As one of the most important cosmetic ingredients, surfactants are widely applied in the cosmetic industry to achieve special effects—antimicrobial, foaming, emulsifying, thickening, etc. Their good compatibility with both oil and water make them rather useful in cosmetics. When mixed with water, structures are formed, lipophilic parts corresponding with lipids and hydrophilic parts with water. One example of surfactants in cosmetics is wetting agent, which increases the spreading and penetrating properties of a liquid.
Detergency: surfactants in detergent help remove the oily deposits in skin and hair.
Wetting: as good wetting agents, surfactants enable the cosmetic products to spread more easily.
Foam: though foam does not contribute directly to dirt removal, it is preferred by customers.
Thickening: surfactants form structures called micelles in solutions where water is the main ingredient, and micelles are crucial to the generating of thickening effect.
Emulsification: as the semi-stable mixture of oil and water, emulsions created by surfactants are beneficial to the skin and hair, through the delivery of helpful lipid materials to the surface.
According to the charge characteristic of polar head groups, surfactants in cosmetics can be classified into four groups: anionic, cationic, amphoteric, and non-Ionic.
Among anionic surfactants, carboxylic acids, sulfates and sulfonic acids groups are of great importance, especially useful in cosmetic applications where good foaming and cleansing are required. Cationic surfactants play a vital role in conditioning cosmetics, including chemical groups like amines, alkylimidazolines, alkoxylated amines, etc.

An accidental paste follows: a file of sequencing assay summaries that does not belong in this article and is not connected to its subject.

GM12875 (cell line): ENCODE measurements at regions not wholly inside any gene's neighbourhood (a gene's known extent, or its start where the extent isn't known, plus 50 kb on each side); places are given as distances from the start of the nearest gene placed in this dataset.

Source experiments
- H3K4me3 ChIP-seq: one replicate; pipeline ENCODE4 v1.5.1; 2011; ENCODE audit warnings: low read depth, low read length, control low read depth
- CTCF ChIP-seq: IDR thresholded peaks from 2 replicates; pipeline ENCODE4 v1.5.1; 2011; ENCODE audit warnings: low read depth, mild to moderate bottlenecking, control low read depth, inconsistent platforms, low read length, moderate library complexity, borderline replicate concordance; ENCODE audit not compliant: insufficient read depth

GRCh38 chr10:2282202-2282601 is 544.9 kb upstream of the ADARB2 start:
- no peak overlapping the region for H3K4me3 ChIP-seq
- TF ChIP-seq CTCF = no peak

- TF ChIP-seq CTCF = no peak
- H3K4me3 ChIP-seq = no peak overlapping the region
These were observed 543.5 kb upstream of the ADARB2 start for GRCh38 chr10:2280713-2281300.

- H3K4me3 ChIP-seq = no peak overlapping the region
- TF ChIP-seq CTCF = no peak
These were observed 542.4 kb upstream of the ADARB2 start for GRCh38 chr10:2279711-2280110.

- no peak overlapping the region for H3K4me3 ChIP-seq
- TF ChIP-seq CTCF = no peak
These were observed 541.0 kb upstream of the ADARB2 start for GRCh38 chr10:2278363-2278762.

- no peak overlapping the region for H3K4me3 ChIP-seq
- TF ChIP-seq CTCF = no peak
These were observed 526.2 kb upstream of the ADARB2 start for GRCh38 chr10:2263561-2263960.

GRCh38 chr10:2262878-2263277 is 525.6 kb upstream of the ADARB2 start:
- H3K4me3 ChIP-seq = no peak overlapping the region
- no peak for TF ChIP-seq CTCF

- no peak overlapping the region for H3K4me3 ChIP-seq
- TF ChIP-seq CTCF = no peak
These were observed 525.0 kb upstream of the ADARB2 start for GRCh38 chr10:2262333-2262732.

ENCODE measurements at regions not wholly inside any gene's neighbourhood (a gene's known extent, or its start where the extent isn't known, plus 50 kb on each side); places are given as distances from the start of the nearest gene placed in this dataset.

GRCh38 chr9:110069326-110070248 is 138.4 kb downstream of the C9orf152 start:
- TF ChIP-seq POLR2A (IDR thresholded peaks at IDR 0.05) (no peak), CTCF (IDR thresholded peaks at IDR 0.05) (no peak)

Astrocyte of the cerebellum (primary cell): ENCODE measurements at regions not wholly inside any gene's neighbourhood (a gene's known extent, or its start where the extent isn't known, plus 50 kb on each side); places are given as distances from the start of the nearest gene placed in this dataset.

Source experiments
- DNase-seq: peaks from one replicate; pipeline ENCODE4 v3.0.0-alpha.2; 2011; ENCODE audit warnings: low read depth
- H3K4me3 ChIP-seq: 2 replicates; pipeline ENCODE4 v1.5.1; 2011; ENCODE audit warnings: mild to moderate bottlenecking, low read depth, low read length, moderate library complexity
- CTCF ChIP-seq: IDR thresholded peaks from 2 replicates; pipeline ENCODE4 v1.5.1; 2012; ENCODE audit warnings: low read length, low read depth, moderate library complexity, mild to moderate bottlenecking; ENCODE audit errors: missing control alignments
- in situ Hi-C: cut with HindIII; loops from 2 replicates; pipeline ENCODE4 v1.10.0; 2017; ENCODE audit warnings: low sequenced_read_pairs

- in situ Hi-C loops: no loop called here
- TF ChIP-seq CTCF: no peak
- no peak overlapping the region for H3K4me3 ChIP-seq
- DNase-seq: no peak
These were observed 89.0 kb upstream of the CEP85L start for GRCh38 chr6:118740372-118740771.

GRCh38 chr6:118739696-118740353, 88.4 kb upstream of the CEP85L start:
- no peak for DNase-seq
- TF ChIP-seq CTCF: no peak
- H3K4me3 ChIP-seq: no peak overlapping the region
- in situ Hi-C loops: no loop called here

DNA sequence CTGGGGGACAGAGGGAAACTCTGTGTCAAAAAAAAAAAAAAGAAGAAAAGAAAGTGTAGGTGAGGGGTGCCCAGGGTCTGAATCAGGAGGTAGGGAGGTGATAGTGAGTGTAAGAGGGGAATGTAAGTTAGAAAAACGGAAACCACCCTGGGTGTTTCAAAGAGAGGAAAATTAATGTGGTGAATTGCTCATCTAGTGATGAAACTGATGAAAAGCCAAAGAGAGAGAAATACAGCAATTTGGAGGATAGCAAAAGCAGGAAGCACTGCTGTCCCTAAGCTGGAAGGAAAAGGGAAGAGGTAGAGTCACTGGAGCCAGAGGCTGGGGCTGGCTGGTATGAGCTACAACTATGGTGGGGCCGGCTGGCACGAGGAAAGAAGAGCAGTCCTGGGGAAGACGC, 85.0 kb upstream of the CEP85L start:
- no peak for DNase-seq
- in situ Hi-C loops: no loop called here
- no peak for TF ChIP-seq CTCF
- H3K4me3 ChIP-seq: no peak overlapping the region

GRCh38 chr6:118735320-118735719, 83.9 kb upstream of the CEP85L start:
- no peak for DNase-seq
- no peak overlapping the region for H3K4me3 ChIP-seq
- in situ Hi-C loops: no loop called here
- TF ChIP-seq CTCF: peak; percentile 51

Amphoteric surfactants can have both positive and negative charges. "Zwitterionic" is a term used to describe this feature. Lauriminodipropionate and disodium lauroamphodiacetate are two of specific examples. While nonionic Surfactants, with no specific charge, are often used as solubilizing agents and emulsifiers.
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Cleaning the skin with water only remove some of the external solid particulates. For oily deposits sticking firmly to the more lipophilic skin surfaces, surfactants are required in skin care: the lipophilic ends align towards the lipids on the skin surface, while the hydrophilic with the surface of deposits. In this way, oily deposits lift off and can be rinsed away by water.
Surfactants play an important role in most hair products for hair washing, conditioning and styling formulations. They can be used as cleansing and foaming agents in shampoos, wetting agents in hair styling products, and conditioning agents in hair-care products.